It is this detail which explains the sheer length of this Mass. At thirty-two bars the melody of Maria zart is already quite long as a paraphrase model (the Western Wind melody, for example, is twenty-two bars long) and it duly becomes longer when it is stated in very protracted note-lengths. This happens repeatedly in all the movements, the most substantial augmentation being times twelve (for example, ‘Benedicimus te’ and ‘suscipe deprecationem nostram’ in the Gloria; ‘visibilium’ and ‘Et ascendit’ in the Credo). But what ultimately makes the setting so extremely elaborate is Obrecht’s technique of tirelessly playing with the many short phrases of this melody, quoting snippets of it in different voices against each other, constantly varying the extent of the augmentation even within a single statement, taking motifs from it which can then be turned into other melodies and sequences, stating the phrases in antiphony between different voices. By making a kaleidoscope of the melody in these ways he literally saturated all the voice-parts in all the sections with references to it. To identify them all would be a near impossible task. The only time that Maria zart is quoted in full from beginning to end without interruption, fittingly, is at the conclusion of the Mass, in the soprano part of the third Agnus Dei (though even here Obrecht several times introduced unscheduled octave leaps).
At the same time as constantly quoting from the Maria zart melody Obrecht developed some idiosyncratic ways of adorning it. Perhaps the first thing to strike the ear is that the texture of the music is remarkably homogeneous. There are none of the quick bursts of vocal virtuosity one may find in Ockeghem, or the equally quick bursts of triple-time metre in duple beloved of Dufay and others. The calmer, more consistent world of Josquin is suggested (though it is worth remembering that Josquin may well have learnt this technique in the first place from Obrecht). This sound is partly achieved by use of motifs, often derived from the tune, which keep the rhythmic stability of the original but go on to acquire a life of their own. Most famously these motifs become sequences—an Obrecht special—some of them with a dazzling number of repetitions (nine at ‘miserere’ in the middle of Agnus Dei I; six of the much more substantial phrase at ‘qui ex Patre’ in the Credo; nine in the soprano part alone at ‘Benedicimus te’ in the Gloria. This number is greatly increased by imitation in the other non-chant parts). Perhaps this method is at its most beautiful at the beginning of the Sanctus. In addition the motifs are used in imitation between the voices, sometimes so presented that the singers have to describe leaps of anything up to a twelfth to take their place in the scheme (as in the passage beginning ‘Benedicimus te’ in the Gloria mentioned above). It is the impression which Obrecht gives of having had an inexhaustible supply of these motifs and melodic ideas, free or derived, that gives this piece so much of its vitality. The mesmerizing effect of these musical snippets unceasingly passing back and forth around the long notes of the central melody is at the heart of the particular sound world of this great work.
When Obrecht wrote his Missa Maria zart is not certain. Wegman concludes that it is a late work—possibly his last surviving Mass setting—on the suggestion that Obrecht was in Innsbruck, on his way to Italy, at about the time that some other settings of the Maria zart melody are known to have been written. These, by Ludwig Senfl and others, appeared between 1500 and 1504–6; the melody itself, a devotional monophonic song, was probably written in the Tyrol in the late fifteenth century. The idea that this Mass, stylistically at odds with much of Obrecht’s other known late works and anyway set apart from all his other compositions, was something of a swansong is particularly appealing. We shall never know exactly what Obrecht was hoping to prove in it, but by going to the extremes he did he set his contemporaries a challenge in a certain kind of technique which they proved unable or unwilling to rival.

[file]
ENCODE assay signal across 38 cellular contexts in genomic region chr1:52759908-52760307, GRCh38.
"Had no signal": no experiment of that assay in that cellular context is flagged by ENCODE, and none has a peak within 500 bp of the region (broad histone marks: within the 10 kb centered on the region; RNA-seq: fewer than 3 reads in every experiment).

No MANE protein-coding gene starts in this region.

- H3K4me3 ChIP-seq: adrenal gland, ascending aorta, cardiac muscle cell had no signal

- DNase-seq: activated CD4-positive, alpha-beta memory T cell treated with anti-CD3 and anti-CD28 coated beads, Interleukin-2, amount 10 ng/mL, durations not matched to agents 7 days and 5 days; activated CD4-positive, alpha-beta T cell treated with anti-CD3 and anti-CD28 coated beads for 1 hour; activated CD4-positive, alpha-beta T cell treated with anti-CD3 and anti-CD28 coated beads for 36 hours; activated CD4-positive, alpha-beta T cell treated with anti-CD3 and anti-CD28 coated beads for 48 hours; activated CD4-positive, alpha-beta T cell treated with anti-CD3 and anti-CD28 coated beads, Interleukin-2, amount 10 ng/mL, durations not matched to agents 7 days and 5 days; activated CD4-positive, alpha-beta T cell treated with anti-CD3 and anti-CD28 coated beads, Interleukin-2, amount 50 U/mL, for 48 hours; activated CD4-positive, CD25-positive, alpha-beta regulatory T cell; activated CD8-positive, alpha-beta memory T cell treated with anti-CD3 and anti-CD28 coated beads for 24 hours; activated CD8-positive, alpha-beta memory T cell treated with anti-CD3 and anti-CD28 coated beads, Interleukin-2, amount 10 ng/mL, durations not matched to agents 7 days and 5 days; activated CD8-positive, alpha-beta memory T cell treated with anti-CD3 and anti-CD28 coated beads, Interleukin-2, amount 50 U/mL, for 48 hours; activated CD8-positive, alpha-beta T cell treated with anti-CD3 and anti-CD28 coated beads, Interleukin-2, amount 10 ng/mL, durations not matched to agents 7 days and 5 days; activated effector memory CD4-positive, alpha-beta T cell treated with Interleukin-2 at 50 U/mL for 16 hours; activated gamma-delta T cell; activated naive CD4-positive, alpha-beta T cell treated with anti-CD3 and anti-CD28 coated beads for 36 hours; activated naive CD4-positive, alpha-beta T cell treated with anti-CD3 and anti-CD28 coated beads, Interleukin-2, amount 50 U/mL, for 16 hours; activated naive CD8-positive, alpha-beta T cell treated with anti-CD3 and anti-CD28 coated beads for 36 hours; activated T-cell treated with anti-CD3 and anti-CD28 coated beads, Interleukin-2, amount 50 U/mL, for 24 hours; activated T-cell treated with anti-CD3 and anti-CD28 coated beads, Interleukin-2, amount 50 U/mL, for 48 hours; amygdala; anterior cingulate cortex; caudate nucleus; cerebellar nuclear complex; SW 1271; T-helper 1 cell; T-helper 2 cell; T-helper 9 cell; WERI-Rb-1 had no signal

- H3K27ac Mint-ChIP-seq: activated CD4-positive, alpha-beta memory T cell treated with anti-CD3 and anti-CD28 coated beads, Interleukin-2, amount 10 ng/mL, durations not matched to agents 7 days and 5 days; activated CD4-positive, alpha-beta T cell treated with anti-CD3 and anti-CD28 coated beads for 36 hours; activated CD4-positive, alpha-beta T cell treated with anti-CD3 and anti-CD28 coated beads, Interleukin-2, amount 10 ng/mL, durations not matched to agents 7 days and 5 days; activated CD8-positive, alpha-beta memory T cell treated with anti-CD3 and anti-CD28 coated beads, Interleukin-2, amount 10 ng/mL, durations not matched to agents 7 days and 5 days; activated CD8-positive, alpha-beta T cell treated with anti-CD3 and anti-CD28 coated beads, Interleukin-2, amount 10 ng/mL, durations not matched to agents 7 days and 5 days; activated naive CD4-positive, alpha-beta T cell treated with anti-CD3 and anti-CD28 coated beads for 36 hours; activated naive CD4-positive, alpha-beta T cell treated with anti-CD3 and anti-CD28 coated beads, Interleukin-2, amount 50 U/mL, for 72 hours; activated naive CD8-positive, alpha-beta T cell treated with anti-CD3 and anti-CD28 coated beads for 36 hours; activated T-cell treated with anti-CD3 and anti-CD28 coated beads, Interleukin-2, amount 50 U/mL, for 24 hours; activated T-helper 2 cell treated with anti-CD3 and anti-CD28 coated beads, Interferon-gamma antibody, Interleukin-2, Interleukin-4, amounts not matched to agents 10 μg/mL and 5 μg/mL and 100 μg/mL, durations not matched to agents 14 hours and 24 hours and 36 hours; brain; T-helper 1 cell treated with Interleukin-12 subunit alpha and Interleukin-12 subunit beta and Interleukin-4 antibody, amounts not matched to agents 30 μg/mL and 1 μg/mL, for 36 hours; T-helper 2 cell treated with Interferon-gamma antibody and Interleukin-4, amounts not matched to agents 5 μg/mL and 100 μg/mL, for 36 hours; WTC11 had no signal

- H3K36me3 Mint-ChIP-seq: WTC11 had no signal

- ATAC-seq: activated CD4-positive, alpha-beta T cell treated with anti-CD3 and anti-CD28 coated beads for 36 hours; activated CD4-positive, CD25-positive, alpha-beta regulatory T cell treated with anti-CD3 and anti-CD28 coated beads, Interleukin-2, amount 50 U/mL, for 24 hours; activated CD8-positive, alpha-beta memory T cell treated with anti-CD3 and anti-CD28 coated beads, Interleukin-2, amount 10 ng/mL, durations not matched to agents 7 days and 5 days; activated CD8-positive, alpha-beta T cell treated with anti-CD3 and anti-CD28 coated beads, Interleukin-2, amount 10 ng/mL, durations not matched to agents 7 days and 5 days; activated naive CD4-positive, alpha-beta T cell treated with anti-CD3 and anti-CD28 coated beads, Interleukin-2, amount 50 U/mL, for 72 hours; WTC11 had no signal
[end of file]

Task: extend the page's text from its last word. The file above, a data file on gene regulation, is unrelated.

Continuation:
This Gramophone review of the Tallis Scholars performance, by David Fallows, is also helpful:
This is a bizarre and fascinating piece: and the disc is long-awaited, because The Tallis Scholars have been planning it for some years. It may be the greatest challenge they have faced so far. Normally a Renaissance Mass cycle lasts from 20 to 30 minutes; in the present performance, this one lasts 69 minutes. No ‘liturgical reconstruction’ with chants or anything to flesh out the disc: just solid polyphony the whole way. It seems, in fact, to be the longest known Renaissance Mass.
It is a work that has long held the attention of musicologists: Marcus van Crevel’s famous edition was preceded by 160 pages of introduction discussing its design and numerology. And nobody has ever explained why it survives in only a single source—a funny print by a publisher who produced no other known music book. However, most critics agree that this is one of Obrecht’s last and most glorious works, even if it leaves them tongue-tied. Rob C. Wegman’s recent masterly study of Obrecht’s Masses put it in a nutshell: “Forget the imitation, it seems to tell us, be still, and listen”.
There is room for wondering whether all of it needs to be quite so slow: an earlier record, by the Prague Madrigal Singers (Supraphon, 6/72 – nla), got through it in far less time. Moreover, Obrecht is in any case a very strange composer, treating his dissonances far more freely than most of his contemporaries, sometimes running sequential patterns beyond their limit, making extraordinary demands of the singers in terms of range and phrase-length. That is, there may be ways of making the music run a little more fluidly, so that the irrational dissonances do not come across as clearly as they do here. But in most ways it is hard to fault Peter Phillips’s reading of this massive work.
With only eight singers on the four voices, he takes every detail seriously. And they sing with such conviction and skill that there is hardly a moment when the ear is inclined to wander. As we have come to expect, The Tallis Scholars are technically flawless and constantly alive. Briefly, the disc is a triumph. But, more than that, it is a major contribution to the catalogue, unflinchingly presenting both the beauties and the apparent flaws of this extraordinary work. Phew!
My ear must be too jaded by modern music to notice the dissonances.